The heater is Hydor mini 7.5 watt sub pad. It is under the black sand. I bought all the plants at Petco as they were advertised as aquatic plants? The middle one has turned from green to more purplish, but is still alive. The bushy plant on the left has had leaves start to die over time so I removed it and replaced it with what you see in the first pic. The stalky plants have done the best it seems, and have been in there since the beginning.
 

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Discussion Starter #10
The temp in my bedroom is around 70 and that heater only brings it up to 76 no matter where the tank seem to go in the house. Should I get a different kind? Also, I would like to add a tiny bit of aquarium salt after every water change, but have heard this kills the plants. Is that true?
 

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Welcome to the forum btw :)

It could be he is reacting to some of the chemicals in the water.

Do you use a tap water dechlorinator such as Top Fin, Prime etc. when you do water changes?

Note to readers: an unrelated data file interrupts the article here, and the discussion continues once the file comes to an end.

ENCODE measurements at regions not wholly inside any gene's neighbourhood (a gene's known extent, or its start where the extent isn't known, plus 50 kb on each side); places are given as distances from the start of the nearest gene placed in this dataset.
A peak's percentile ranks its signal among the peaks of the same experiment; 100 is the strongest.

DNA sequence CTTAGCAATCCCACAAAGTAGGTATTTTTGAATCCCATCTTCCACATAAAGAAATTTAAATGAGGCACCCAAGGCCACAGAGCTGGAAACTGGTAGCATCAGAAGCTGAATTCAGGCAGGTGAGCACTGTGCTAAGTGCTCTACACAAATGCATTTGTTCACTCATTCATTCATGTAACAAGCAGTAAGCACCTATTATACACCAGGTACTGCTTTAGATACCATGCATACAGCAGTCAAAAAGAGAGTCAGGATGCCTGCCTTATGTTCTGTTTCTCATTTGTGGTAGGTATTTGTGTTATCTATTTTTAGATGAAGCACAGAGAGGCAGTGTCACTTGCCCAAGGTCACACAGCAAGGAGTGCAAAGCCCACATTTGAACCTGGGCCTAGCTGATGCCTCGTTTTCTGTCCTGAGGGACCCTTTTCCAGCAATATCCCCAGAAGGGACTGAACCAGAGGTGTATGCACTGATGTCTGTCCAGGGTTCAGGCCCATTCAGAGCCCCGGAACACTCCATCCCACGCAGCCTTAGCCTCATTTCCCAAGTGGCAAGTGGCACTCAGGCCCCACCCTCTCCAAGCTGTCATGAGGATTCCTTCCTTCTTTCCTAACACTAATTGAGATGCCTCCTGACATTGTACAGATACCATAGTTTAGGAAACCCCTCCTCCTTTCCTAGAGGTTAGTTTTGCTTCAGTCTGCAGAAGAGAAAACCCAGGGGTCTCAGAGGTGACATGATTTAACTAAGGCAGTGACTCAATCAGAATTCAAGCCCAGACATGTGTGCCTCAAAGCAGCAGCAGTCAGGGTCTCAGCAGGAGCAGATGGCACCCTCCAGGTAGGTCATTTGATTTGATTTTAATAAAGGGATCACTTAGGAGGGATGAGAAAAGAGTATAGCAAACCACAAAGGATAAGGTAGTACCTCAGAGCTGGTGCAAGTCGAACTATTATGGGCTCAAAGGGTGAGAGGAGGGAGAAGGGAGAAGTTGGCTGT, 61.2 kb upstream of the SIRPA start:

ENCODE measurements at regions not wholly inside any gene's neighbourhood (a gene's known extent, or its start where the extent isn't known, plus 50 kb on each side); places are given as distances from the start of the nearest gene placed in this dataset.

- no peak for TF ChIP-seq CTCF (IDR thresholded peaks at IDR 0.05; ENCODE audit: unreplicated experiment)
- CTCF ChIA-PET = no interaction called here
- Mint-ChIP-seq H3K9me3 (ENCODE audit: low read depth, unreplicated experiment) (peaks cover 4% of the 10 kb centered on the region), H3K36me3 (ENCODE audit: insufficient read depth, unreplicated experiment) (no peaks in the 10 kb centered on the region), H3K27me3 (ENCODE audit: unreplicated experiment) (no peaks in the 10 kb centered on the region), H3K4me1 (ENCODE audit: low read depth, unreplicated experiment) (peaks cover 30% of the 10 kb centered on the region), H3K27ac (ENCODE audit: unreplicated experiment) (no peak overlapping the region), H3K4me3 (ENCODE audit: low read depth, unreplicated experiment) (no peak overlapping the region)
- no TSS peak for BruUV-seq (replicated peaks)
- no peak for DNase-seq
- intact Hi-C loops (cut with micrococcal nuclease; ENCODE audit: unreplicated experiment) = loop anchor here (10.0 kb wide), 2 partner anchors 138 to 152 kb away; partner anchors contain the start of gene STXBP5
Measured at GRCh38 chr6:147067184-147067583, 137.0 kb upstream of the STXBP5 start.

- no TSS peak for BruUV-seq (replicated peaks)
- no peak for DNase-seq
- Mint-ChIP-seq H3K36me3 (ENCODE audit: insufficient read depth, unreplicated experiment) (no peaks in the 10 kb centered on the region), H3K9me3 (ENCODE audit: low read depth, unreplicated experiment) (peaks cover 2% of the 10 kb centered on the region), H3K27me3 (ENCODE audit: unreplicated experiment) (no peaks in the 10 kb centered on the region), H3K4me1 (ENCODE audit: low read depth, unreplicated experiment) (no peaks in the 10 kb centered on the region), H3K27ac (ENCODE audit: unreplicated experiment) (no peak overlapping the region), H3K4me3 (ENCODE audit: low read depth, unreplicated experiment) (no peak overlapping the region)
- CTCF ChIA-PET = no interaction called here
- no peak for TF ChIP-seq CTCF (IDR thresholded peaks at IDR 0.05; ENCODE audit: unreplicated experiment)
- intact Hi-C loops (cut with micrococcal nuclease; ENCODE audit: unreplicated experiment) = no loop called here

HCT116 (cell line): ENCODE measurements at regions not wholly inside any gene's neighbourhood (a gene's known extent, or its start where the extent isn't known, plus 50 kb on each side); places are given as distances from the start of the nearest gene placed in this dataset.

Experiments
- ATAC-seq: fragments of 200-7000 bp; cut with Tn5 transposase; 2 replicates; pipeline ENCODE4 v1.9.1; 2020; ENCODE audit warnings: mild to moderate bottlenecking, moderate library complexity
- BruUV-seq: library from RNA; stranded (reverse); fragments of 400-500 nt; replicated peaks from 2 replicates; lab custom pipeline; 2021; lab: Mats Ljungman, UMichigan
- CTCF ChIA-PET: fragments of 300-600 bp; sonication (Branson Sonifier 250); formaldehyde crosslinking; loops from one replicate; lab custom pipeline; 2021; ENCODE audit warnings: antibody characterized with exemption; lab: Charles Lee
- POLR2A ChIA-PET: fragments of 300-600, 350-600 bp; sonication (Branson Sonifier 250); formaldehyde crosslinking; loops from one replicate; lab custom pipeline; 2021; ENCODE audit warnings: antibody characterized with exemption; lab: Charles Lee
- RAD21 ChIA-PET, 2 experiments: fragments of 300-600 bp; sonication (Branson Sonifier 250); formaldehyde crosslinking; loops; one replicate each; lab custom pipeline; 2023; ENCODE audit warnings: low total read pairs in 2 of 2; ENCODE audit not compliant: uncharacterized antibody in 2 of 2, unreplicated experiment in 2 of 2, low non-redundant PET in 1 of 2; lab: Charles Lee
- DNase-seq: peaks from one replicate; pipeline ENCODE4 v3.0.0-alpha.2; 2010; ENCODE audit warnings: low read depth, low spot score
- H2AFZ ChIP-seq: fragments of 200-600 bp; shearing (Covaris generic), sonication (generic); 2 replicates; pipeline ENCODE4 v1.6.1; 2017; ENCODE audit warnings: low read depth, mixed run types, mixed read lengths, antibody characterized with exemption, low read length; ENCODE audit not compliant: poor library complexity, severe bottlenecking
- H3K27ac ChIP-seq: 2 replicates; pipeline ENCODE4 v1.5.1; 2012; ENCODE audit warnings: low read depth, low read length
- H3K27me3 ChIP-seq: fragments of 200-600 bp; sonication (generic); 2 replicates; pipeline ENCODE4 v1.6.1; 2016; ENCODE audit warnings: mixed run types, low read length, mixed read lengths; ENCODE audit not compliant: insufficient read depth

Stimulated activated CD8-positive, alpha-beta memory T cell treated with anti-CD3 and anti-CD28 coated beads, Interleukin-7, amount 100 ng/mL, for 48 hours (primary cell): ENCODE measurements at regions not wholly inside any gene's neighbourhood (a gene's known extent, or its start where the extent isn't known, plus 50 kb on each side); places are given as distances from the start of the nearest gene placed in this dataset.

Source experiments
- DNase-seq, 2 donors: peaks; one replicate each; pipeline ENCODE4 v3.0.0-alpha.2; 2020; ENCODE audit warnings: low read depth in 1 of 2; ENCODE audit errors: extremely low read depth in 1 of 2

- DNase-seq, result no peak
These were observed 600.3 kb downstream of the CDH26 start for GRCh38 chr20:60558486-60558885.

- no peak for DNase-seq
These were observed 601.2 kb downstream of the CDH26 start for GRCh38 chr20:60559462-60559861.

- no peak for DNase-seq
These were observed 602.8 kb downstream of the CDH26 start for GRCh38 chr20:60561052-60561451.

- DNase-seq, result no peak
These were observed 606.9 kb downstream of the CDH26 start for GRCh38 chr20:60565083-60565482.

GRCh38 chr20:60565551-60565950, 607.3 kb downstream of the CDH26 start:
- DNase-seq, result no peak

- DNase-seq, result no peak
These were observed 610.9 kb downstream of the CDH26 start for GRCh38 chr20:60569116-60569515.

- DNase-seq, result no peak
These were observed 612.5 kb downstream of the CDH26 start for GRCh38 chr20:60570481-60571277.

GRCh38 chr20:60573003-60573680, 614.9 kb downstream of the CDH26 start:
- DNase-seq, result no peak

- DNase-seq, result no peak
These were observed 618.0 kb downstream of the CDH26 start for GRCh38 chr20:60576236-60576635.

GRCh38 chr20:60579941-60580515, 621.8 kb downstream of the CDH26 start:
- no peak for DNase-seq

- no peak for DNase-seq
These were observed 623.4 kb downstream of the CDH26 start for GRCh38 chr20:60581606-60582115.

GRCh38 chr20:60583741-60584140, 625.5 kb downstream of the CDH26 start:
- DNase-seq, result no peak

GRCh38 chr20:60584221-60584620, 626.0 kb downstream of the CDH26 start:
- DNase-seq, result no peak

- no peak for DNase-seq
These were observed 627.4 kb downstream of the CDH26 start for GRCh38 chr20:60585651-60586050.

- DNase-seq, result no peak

If you have city water:
During the winter they usually add chlorine. This evaporates out of the water if it is ages for 24 hours or so, with high surface area in most cases.

Spring and summer they add chlorimine- which does not evaporate out like chlorine does.

Good dechlorinators remove/neutralize chlorine, chlorimine, and heavy metals in the water and make the water safe almost instantly for fish.

I can't help you much with plants and such, but java moss is a great plant to keep with your betta if you can find some. You can find some nice info on it if you google java moss.

If the plants you have now are not true aquatic plants but terrarium plants which they sell a lot of at petco and petsmart sadly, they will live in your aquarium for a while before dying. Different plants will live different lengths of time. As the leaves die remove the dead leaves, and they should be ok. Just don't plan on them being there long term, helping the water, and reproducing nicely, like true aquatic plans do. (I'm not a plant expert though i'm pretty new to aquarium plants myself. That's just what I have gathered since starting with fish.)